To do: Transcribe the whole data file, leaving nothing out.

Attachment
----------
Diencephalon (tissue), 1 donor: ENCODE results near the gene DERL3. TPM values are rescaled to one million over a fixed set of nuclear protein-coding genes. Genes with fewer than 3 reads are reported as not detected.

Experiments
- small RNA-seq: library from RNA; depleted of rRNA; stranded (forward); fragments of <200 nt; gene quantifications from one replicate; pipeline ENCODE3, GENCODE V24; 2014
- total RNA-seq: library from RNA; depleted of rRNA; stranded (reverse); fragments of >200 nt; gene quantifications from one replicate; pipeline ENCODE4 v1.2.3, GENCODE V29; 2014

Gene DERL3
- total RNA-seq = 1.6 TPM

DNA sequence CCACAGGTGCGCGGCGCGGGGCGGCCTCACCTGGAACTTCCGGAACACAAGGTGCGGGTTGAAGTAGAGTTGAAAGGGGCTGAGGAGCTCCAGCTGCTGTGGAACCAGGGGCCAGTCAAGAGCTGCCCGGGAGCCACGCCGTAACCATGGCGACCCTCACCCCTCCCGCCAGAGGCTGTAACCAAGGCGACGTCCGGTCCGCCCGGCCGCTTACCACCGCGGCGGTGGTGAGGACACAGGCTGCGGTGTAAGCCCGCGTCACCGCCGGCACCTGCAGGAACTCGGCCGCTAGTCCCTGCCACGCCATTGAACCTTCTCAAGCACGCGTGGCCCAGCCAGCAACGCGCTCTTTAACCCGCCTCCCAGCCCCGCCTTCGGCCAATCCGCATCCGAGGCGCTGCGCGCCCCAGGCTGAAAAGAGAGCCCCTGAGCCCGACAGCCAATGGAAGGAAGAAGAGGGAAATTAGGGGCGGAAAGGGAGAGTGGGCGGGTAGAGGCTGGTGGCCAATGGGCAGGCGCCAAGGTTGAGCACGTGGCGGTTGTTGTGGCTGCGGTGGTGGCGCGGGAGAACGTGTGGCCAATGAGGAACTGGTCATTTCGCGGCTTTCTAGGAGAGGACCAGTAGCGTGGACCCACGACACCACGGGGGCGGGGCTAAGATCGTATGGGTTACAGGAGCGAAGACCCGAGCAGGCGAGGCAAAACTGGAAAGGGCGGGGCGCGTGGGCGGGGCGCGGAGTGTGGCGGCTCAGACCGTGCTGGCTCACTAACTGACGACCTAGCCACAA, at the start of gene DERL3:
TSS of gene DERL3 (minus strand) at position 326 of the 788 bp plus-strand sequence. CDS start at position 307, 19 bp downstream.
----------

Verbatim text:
Diencephalon (tissue), 1 donor: ENCODE results near the gene DERL3. TPM values are rescaled to one million over a fixed set of nuclear protein-coding genes. Genes with fewer than 3 reads are reported as not detected.

Experiments
- small RNA-seq: library from RNA; depleted of rRNA; stranded (forward); fragments of <200 nt; gene quantifications from one replicate; pipeline ENCODE3, GENCODE V24; 2014
- total RNA-seq: library from RNA; depleted of rRNA; stranded (reverse); fragments of >200 nt; gene quantifications from one replicate; pipeline ENCODE4 v1.2.3, GENCODE V29; 2014

Gene DERL3
- total RNA-seq = 1.6 TPM

DNA sequence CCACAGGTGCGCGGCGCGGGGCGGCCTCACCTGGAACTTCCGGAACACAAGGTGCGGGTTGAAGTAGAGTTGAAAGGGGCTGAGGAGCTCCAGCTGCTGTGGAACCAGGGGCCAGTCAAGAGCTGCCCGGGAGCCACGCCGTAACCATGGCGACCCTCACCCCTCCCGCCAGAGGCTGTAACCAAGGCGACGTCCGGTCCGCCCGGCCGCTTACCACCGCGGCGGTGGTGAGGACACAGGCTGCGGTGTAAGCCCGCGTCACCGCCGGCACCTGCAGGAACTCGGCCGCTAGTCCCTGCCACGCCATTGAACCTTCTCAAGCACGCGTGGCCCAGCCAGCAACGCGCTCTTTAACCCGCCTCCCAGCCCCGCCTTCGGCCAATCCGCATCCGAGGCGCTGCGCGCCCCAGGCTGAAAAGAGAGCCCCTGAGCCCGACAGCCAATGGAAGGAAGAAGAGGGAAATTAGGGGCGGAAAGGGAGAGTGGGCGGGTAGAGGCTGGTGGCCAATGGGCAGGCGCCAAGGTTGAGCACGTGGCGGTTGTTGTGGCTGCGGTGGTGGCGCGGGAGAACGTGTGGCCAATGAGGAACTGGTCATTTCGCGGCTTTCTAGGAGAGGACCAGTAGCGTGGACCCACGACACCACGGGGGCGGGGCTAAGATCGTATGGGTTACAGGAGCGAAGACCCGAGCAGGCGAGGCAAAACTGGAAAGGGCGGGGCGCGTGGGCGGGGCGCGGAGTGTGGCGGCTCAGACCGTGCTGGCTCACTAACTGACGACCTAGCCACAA, at the start of gene DERL3:
TSS of gene DERL3 (minus strand) at position 326 of the 788 bp plus-strand sequence. CDS start at position 307, 19 bp downstream.